The Chicago Bulls should be concerned now that the Cleveland Cavaliers have officially signed Kevin Love.
While the Bulls will have their work cut out for them, I don't have the same worries I had when LeBron James went to Miami.
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Dwyane Wade was a champion, Chris Bosh was a seasoned vet coming from Toronto, and LeBron was focused and geared up to win multiple titles.
That plan, however, didn't go as well as they had expected with just two titles in four years -- not the 4-5-6-7 that LeBron thought.
After losing to the San Antonio Spurs in the 2014 championship, James found religion and ran home to Cleveland. Now with Love and Kyrie Irving running the wings, LeBron will be passing to two guys who have never tasted playoff action.
Love has taken plenty of heat about never taking the Minnesota Timberwolves to the playoffs -- like Kevin Garnett -- but the rosters were vastly different. Garnett played with some pretty good talent in Latrell Sprewell, Tony Gugliotta, Stephon Marbury, Doug West and Terry Porter. Love's teammates were players such as J.J. Barea, Ricky Rubio and Dante Cunningham.
Love will have pressure, but I'm amused by people who believe Love should take the blame if they don't get it done. There will be plenty of blame to go around, including some for their new coach, David Blatt. LeBron James, though, just might bear the biggest responsibility.
Sean Foley was Tiger Woods' swing coach for the last four seasons, and this week the two parted ways.
I don't believe Foley did a bad job. After all, Woods was the golfer of the year in 2013 with five PGA Tour wins.
What Tiger really needs is help with his mental game. Maybe he needs a therapist or a sports psychologist.
Butch Harmon, Woods' former coach until 2003, fired a salvo the other day by saying he wouldn't help Woods if asked, and he doubts he'd be asked anyway.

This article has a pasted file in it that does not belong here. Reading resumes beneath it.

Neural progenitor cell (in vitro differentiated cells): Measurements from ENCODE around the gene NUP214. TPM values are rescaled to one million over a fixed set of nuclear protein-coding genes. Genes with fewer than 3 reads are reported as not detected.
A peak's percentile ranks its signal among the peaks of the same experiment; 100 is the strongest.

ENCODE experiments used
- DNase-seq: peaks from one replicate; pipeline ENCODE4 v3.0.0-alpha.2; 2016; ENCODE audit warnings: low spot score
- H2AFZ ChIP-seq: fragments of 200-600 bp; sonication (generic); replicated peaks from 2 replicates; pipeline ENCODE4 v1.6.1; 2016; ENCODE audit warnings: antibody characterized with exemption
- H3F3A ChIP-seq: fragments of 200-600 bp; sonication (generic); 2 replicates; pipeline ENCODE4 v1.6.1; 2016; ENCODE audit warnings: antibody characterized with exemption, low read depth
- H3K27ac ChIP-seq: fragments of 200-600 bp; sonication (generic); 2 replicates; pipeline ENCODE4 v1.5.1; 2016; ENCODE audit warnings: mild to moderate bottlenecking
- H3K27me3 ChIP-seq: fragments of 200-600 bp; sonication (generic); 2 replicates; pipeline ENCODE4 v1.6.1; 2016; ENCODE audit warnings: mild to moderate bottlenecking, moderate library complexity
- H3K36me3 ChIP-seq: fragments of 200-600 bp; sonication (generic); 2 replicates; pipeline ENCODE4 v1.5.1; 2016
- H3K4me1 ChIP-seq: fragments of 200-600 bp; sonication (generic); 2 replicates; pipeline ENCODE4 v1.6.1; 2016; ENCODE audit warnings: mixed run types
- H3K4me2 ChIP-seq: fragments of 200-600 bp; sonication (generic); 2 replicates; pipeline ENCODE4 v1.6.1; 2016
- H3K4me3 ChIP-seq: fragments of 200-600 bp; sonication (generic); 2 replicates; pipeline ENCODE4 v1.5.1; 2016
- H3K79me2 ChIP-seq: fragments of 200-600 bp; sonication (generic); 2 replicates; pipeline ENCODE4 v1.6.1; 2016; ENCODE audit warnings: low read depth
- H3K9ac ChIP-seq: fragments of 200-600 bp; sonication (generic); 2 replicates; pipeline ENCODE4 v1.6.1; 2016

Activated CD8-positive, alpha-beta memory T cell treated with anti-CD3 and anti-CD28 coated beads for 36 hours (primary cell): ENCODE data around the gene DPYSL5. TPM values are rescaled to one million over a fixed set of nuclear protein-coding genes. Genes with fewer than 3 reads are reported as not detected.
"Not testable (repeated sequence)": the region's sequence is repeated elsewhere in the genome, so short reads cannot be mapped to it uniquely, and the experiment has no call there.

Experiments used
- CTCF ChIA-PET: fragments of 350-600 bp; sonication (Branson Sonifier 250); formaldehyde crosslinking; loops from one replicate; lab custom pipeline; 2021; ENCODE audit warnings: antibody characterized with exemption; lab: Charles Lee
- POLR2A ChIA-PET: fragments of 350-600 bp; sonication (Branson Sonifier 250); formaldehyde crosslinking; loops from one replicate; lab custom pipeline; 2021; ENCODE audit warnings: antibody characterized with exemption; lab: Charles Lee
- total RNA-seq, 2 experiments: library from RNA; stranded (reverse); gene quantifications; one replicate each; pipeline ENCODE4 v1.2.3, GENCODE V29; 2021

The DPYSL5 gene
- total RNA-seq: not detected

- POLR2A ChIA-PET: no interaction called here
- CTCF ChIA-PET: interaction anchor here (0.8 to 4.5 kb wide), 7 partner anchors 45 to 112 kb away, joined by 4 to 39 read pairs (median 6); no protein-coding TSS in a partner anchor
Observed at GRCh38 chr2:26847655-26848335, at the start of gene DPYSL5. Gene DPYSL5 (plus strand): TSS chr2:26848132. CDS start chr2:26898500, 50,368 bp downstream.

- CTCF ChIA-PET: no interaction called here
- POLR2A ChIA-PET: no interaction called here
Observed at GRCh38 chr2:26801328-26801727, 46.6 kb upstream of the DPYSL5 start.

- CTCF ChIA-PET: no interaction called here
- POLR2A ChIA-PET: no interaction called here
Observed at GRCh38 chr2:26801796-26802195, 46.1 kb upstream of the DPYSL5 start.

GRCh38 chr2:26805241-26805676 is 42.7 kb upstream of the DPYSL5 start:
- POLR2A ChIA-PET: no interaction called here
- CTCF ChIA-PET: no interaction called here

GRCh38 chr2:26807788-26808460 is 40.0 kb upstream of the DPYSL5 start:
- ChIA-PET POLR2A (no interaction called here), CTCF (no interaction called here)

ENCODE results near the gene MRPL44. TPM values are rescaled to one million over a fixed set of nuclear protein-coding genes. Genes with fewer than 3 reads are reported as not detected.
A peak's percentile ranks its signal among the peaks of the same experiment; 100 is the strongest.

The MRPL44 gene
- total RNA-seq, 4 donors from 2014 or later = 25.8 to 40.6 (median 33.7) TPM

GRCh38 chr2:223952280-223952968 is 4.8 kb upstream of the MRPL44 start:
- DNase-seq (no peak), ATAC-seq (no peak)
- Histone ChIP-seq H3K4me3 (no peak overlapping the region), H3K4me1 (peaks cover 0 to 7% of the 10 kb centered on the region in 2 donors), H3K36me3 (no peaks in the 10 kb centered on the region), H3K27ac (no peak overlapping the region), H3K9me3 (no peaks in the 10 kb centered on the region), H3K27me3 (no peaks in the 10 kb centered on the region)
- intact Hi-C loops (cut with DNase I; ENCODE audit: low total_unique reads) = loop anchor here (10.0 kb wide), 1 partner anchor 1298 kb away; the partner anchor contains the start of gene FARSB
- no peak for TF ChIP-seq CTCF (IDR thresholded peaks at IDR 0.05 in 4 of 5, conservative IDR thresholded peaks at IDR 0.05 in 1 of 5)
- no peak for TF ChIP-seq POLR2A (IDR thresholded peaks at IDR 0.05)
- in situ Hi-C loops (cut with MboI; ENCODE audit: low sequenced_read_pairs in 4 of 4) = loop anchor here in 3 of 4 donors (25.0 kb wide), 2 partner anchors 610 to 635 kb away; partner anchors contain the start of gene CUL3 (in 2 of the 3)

How far has Tiger fallen? We know he still wants to win, but can he?
The new billionaire owner of the Los Angeles Clippers, Steve Ballmer, signed Doc Rivers to a five-year extension, so does that mean the Donald Sterling mess is forgotten for the organization?
Ballmer, the former Microsoft CEO, headed a company that talks a lot about diversity but refuses -- like many other Silicon Valley companies -- to release hard data that tracks employees by gender and race. According to a CNN/Money magazine report, "Ethnic minorities and women are generally underrepresented, sometimes severely so -- particularly in management roles. White and Asian males often dominate their fields."
Microsoft was among 17 tech companies in 2011 that refused to turn over their data for the CNN report.
I guess the NBA heard the $2 billion he was willing to pay for the team speak loud and clear, and ignored any concerns with diversity hiring at his old company.
I mentioned on my Fox sports radio show that Ballmer gives heavily to many charities, but so did Sterling. Ballmer will be a heck of an owner, but it looks to me in his other ventures, inclusion is just a word!
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• Mike North's column appears each Tuesday and Friday in the Daily Herald, and his video commentary can be found Monday, Wednesday and Thursday at dailyherald.com. For more, visit northtonorth.com.